Yacht Haven is owned by Ion Global Yachting, which operates six luxury marinas in the Caribbean and four others in Latin America. It was founded by Farkas and its parent company is Farkas’ Island Capital Group.
Island Capital partnered with Istithmar World, an investment fund of the royal family of Dubai, just two years earlier. Together they purchased 230 Park Avenue — more commonly known as The Helmsley Building, the New York landmark named after its eccentric one-time owner, the late Leona Helmsley.
A spokesman for Ion Global said Bin Sulayem does not own a stake in the Virgin Islands marina and that neither Bin Sulayem nor any associated company provided financing for it.
However, what wasn’t widely known until a story in July from Bloomberg, and local reporting in the Virgin Islands, was that Epstein and Farkas together owned American Yacht Harbor, a different Virgin Islands marina, located on the east side of St. Thomas.
Farkas purchased it in January 2007, and documents obtained by Bloomberg from an unrelated lawsuit showed that later that same year Epstein took a 50 percent stake. That was around the time that the FBI had drafted a 53-page indictment naming Epstein. That indictment was shelved in favor of an arrangement that Epstein would plead to minor solicitation charges in state court. The secretive deal, highlighted last November in a Miami Herald investigative series, Perversion of Justice, allowed Epstein to serve just 13 months in a Palm Beach County jail.
Farkas declined to discuss if he had other business dealings with Epstein, how long they’d done business together or what becomes of Epstein’s 50 percent stake.
The Great St. James island purchased by Epstein in 2016 via Great St. Jim, LLC, had its own tortured legal history.
Its owners thought they’d sold it in 2004 to Jason Taylor, the Hall of Fame defensive lineman with the Miami Dolphins. Taylor’s attempted purchase, made with real estate magnate Robert Addie and Taylor’s friend, Miami condo mega-developer Jorge Pérez, fell through. That was followed by a decade of lawsuits and countersuits. Resolution was elusive until December 2013. Taylor recovered much but not all of his down payment.
Taylor had hoped to develop the island into luxury properties. Seth Levit, executive director of the Jason Taylor Foundation, did not respond to requests for comment.
Epstein’s apparent use of a straw name in the purchase of Great St. James was but one example of how the financier sought to bend the world to his rules.
Epstein’s company Southern Trust operated out of office space at American Yacht Harbor. In November 2012, after Epstein had served his short stay in the Palm Beach County jail and registered in the Virgin Islands as a sex offender, he successfully argued before the island’s Economic Development Commission for a big tax break for Southern Trust Company Inc.
In order to get the tax break, Southern Trust needed to show that half of its workforce were citizens of the Virgin Islands. Months later it won a five-year reprieve from this rule and had 90 percent of its tax liability forgiven for 10 years, beginning in February 2013. Southern Trust, argued Epstein, was going to create a giant state-of-the-art data mining operation to help drug companies reduce the need for clinical trials for cutting-edge medicines.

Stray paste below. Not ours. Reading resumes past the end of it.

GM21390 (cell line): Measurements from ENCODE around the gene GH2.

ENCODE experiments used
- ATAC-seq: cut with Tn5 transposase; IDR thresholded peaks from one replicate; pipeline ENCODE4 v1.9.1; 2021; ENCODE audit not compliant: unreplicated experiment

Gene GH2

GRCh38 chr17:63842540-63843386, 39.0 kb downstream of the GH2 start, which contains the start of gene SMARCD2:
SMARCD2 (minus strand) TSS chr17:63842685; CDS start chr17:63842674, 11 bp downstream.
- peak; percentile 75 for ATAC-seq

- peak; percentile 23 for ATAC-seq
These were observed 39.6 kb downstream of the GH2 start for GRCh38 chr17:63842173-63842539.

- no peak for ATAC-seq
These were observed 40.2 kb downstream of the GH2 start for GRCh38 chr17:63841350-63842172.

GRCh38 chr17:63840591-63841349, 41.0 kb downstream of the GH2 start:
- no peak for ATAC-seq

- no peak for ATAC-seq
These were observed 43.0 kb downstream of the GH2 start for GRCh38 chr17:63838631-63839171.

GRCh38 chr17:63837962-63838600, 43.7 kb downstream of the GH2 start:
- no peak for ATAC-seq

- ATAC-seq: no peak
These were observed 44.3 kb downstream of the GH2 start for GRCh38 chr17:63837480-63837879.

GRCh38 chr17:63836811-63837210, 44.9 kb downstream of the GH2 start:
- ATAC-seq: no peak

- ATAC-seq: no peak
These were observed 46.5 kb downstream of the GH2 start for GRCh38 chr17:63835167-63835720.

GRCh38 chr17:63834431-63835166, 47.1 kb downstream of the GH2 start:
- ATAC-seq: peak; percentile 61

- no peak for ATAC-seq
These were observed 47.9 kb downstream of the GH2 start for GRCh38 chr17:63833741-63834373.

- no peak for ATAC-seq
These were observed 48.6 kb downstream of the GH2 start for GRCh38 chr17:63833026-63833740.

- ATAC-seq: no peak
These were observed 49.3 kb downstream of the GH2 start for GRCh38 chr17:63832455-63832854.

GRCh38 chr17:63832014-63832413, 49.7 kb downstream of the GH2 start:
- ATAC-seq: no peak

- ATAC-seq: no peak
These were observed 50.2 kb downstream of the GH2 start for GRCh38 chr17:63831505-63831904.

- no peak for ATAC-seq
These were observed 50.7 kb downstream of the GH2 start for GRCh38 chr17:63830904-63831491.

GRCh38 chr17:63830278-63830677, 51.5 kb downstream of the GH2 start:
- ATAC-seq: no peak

“My real business has always been money,” Epstein told the commissioners, recounting in his pitch that “I was poor,” growing up, and adding “when I first started on Wall Street I was a schoolteacher.”
This new venture, Epstein promised, was different than what made him a multimillionaire.
“This is not financial advice. This is the mathematics and the product of financial algorithms for sale,” he told the commissioners on Nov. 15, 2012, who then gave the green light for the tax break to proceed.
It’s unclear what work was done in the succeeding five years toward the data-mining project. Southern Trust officials declined to comment, and the CEO of the Economic Development Commission, Kamal I. Latham, did not respond to multiple requests for comment.
In interviews over the years, Epstein has suggested he was helping manage the Saudi royal family’s wealth but there is no firm evidence that he acted privately in a similar capacity for others in the region.
His primary publicly acknowledged client was Leslie Wexner, the Ohio-based owner of retail giants Victoria’s Secret and L Brands (The Limited). Wexner recently said in an email to employees, obtained by the Columbus Dispatch, that he “regretted that my path ever crossed his.”
Wexner, now 82, said he severed ties with Epstein more than a decade ago and that Epstein misappropriated more than $46 million from him.
In a July 2019 article in The Virgin Islands Daily News, an IT contractor recalled Epstein shelling out huge sums to have fiber optics cable rapidly installed on his private island in 2005.
That businessman, Steve Scully, recalled that “the guy no matter what, he wanted to reach at any given time was Les Wexner. Les Wexner was button No. 1 on his speed dial. It wasn’t Les Wexner’s office, it was Les Wexner’s private number.”
Several liens remain on the Recorder of Deeds website in the Virgin Islands, with professionals complaining that Epstein had stiffed them. Reached by phone about the nearly $40,000 owed to him for pool construction on the Little St. James property, Rex Wolterman referred to Epstein as “that bastard.”
The story was similar for the more recently acquired property. John P. Woods was hired to design cottages, storage sheds and a swimming pool for Great St. James.
“I didn’t leave on the best of terms with them,” he said, saying Epstein constantly changed the design and didn’t want to pay for the extra work Woods had performed. “He was well known for that.”
Soon after the purchase of Great St. James in 2016, Epstein began clearing the cay without permits, and the Department of Planning and Natural Resources received complaints. In April 2016 an inspector arrived, saw what was going on and issued a cease-and-desist order. Great St. Jim, LLC was hit with an initial $280,000 fine, but subsequent legal wrangling knocked it down to $70,000.
At the time of Epstein’s reported suicide on Aug. 10, several permits he was seeking for work on Great St. James were still pending. One of them involved a temporary barge landing so construction work could be done. Jeffrey Bateman’s survey company applied for the permit and he dealt directly with Epstein.
It’s unclear what will happen with the permit, he said.
“He just had a lot of money,” Bateman said matter-of-factly by phone from St. Croix. “People with a lot of money can buy islands.”
Ben Wieder of the McClatchy D.C. Bureau contributed to this report.